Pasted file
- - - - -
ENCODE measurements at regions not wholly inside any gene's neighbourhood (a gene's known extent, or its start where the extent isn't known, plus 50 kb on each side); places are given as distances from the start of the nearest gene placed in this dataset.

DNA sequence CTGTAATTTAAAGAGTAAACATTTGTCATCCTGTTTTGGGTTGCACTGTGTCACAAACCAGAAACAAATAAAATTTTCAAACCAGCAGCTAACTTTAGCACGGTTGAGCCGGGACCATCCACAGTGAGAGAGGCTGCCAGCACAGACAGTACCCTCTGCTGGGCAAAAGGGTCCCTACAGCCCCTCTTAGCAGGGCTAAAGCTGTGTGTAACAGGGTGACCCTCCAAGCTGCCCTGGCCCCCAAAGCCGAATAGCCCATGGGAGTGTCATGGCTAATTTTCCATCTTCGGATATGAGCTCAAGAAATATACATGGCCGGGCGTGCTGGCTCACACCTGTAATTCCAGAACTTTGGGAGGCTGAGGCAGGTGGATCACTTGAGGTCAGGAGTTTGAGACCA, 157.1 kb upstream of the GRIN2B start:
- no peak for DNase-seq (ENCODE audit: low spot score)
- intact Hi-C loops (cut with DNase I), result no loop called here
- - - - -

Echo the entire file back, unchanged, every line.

ENCODE measurements at regions not wholly inside any gene's neighbourhood (a gene's known extent, or its start where the extent isn't known, plus 50 kb on each side); places are given as distances from the start of the nearest gene placed in this dataset.

DNA sequence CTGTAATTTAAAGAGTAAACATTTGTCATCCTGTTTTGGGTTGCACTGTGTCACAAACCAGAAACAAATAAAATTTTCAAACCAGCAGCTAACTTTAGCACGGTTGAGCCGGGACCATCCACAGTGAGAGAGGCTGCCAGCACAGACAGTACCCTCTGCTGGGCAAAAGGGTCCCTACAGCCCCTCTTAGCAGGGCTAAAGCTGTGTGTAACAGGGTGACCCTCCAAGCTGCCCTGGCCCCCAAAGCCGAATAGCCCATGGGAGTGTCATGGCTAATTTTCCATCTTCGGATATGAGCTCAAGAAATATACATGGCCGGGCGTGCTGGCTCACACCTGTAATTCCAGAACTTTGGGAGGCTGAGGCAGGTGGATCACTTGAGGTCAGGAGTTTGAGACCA, 157.1 kb upstream of the GRIN2B start:
- no peak for DNase-seq (ENCODE audit: low spot score)
- intact Hi-C loops (cut with DNase I), result no loop called here